The Importance of Gratitude
Gratitude is a powerful emotion that we feel and implement into our day to day life. Gratitude is defined as feeling the quality of being thankful for something, or showing appreciation to those who treat us well and expose us to acts of kindness. Whilst most of us will subconsciously show signs of gratitude in our day to day life, in this article we are going to look at the importance of gratitude, and how our quality of life can be improved by further understanding our knowledge of gratitude and the way that we use it.
A study was recently conducted in which two psychologists studied gratitude, and the effect that it had on our well-being. Michael McCollough and Robert Emmons selected several hundred participants for the study. The participants were off mixed sex, race, backgrounds and social groups as to make the study as impartial and accurate to the entire United States population as possible.
Split into three groups, the participants were asked to keep a daily diary. The first group of people were instructed to document their day without being told to focus on good or bad things. The second group of people were asked to document unpleasant experiences only, whilst the third group only wrote down a list of things that they felt grateful for each day.
After they had written in their diaries for a set amount of time, the results were collected and studied by the psychologists and their teams. The results showed that completing simple daily gratitude exercises such as keeping a diary helped all participants to experience higher levels of enthusiasm, alertness, optimism, determination and energy.
More interestingly, members of the group who were asked to write down their feelings of gratefulness were shown to experience less depression and stress when compared to the other two groups. When Dr. Emmons was asked to explain the findings, he stated that through other recent studies he has been able to conclude that practicing gratitude can boost your happiness levels by around 25%. This is a significant increase, because many illnesses and health problems are caused by stress and depression – the ability to boost happiness levels by 25% should not only sound appealing in its raw form, but the health benefits associated alongside it show why so many people are beginning to notice the importance of gratitude in their day to day life.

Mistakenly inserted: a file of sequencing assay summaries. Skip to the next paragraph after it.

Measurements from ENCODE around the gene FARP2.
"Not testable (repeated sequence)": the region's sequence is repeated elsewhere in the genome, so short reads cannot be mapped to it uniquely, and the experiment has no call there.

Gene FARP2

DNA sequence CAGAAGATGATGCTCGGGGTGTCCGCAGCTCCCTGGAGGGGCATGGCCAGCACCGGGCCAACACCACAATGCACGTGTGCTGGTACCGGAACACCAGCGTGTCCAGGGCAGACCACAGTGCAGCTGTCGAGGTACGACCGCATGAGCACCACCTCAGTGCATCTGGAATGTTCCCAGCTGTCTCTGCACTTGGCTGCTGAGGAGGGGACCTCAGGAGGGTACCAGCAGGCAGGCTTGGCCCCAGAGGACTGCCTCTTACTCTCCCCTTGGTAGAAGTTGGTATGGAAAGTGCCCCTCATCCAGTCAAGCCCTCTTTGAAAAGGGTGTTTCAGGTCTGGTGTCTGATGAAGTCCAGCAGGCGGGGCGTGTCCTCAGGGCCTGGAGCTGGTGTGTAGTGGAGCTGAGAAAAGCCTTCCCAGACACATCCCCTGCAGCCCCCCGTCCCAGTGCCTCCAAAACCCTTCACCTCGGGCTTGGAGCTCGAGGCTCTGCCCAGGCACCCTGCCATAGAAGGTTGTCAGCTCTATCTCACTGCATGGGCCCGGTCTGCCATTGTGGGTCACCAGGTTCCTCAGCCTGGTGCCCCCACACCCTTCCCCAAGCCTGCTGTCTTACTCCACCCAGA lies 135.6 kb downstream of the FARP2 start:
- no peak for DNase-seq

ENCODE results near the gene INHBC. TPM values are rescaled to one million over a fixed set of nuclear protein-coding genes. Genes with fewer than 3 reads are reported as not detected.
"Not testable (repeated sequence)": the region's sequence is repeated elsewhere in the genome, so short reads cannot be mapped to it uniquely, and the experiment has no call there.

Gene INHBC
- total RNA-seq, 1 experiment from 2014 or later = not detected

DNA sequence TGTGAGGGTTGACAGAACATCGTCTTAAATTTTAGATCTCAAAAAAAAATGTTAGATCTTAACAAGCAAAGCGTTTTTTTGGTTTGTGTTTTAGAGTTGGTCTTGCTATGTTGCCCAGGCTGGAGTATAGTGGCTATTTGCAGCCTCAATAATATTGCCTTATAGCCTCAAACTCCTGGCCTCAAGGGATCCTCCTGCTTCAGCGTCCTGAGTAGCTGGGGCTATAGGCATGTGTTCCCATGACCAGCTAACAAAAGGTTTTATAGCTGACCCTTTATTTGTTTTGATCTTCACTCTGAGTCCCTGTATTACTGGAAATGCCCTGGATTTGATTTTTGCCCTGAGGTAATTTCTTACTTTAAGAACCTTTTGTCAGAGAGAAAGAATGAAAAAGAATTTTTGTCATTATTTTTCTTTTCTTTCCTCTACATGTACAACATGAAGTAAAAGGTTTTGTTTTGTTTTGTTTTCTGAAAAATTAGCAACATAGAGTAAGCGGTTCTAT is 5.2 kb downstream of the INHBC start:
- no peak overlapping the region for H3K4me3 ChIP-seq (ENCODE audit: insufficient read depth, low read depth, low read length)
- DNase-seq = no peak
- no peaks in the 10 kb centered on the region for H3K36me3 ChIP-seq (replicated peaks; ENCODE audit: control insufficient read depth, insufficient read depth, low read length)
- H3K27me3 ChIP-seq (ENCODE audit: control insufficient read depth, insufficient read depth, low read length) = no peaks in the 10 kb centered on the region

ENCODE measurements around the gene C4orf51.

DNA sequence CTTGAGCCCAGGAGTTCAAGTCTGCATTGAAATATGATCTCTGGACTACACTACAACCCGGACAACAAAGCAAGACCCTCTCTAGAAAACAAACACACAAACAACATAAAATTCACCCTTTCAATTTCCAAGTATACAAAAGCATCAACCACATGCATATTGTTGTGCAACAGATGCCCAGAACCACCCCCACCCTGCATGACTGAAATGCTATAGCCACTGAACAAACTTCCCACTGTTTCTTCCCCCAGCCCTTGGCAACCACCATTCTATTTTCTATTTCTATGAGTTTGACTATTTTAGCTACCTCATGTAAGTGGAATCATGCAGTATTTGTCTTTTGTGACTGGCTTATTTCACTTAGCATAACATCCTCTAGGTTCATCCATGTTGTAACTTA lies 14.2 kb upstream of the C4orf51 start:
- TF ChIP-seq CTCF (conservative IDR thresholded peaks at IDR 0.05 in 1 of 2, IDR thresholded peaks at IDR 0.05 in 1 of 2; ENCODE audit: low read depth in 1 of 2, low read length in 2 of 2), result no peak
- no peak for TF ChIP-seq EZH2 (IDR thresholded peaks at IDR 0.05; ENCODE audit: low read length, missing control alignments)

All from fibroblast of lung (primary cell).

Another finding of the study was that those who regularly practice gratitude are usually more creative, recover quicker from upsets and fall backs, develop stronger immune systems and are able to maintain better relationships with people than those who don’t practice it. It’s interesting to note the amount of physical differences that can be achieved through practicing gratitude. Dr. Emmons goes on to state that “To say we feel grateful is not to say that everything in our lives is necessarily great. It just means we are aware of our blessings.”
So how exactly can the average person practice gratitude in their day to day life? The easiest way according to various psychologists is the keep a gratitude journal just like the participants of the study did. This method was first introduced by Sarah Breathnach in her book Simple Abundance Journal of gratitude. The method consists of writing down ten things every day that you are grateful for. This could be anything from somebody holding a door open for you at work, to receiving a pay rise, being promoted or even being helped out at a shop. It’s best to write down your feelings as you develop them, but practicality may dictate that you keep a mental note and write them all down at the end of the day. Studying the results can help you understand gratitude and the people in your life that try to make a difference.
Once you become accustomed to gratitude, you will be able to spot it far more easily, which will enable you to practice it in your day to day life. Gratitude shouldn’t be a one off feeling that you use to make you feel better when you are down or depressed. If successfully implemented into your daily life, it can help to improve your quality of life, and will allow you to find the good in seemingly unpleasant situations.